Working as a group has advantages, Garlyn told me: “You can bring all those ideas together and come up with something bigger than what you would do on your own.” Yet, like most kids, she sees disadvantages, too. What if the other kids don’t all do their parts? Listen as she weighs the pros and cons:
But just as the social elements of learning can jump-start interest in a topic, so collaboration often clarifies and spurs students’ thinking. Kenneth noted that peers are often better than the teacher in explaining things so kids “get” them.
For Michecarly, whose geometry class was assigned to create a scale model, working in a small group made all the difference. “We helped each other with little details,” he said, “’cause we were each good at a certain part.”
Like every skill, teamwork takes coaching. When kids reflect on their most successful collaborations, I notice, their teachers had always provided deliberate practice in negotiating the dynamics of a working group. These students learned how to assign individual parts to play and how to trade off tasks. They had protocols by which to fill in the gaps of each other’s knowledge and to adapt as the work developed and changed. They had respectful ways to assess each other’s participation.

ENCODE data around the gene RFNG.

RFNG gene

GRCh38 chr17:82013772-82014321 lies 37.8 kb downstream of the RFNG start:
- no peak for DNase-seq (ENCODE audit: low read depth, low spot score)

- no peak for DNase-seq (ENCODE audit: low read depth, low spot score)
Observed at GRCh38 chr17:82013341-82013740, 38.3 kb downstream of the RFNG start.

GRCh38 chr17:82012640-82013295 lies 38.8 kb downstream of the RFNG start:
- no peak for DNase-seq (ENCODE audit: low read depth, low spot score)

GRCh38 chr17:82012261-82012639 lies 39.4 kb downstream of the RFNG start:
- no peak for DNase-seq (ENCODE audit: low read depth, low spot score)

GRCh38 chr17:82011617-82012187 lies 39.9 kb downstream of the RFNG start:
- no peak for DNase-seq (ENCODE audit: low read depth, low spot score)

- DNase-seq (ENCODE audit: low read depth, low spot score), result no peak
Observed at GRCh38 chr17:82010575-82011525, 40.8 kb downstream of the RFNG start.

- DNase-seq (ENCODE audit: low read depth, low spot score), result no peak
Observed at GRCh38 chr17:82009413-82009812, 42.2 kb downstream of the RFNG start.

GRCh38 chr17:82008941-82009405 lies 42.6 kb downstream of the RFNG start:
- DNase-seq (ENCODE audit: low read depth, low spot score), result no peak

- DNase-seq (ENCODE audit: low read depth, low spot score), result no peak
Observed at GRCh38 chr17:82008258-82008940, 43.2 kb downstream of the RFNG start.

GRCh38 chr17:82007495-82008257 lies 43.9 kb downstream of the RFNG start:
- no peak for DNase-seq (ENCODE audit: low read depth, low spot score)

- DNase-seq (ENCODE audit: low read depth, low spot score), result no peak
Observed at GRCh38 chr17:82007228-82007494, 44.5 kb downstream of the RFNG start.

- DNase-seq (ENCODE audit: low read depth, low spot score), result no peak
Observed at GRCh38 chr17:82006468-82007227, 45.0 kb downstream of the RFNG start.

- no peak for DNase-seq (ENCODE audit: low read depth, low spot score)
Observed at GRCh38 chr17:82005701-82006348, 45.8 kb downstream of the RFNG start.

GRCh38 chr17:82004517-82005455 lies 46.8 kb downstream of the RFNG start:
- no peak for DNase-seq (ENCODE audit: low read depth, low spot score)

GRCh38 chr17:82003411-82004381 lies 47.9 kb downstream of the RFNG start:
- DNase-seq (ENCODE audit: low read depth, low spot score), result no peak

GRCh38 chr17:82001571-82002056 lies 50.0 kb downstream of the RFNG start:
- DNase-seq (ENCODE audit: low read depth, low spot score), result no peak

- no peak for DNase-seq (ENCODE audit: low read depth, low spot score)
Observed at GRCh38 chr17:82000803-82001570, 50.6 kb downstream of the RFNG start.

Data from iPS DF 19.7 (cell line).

Take 10 minutes to watch the full series of 11 short clips in which kids give their views on collaborating at school.
Then ask yourself how you coach collaboration in your classroom. I’ll send a complimentary copy of Fires in the Mind to whomever shares the best reply in the Comments field below.
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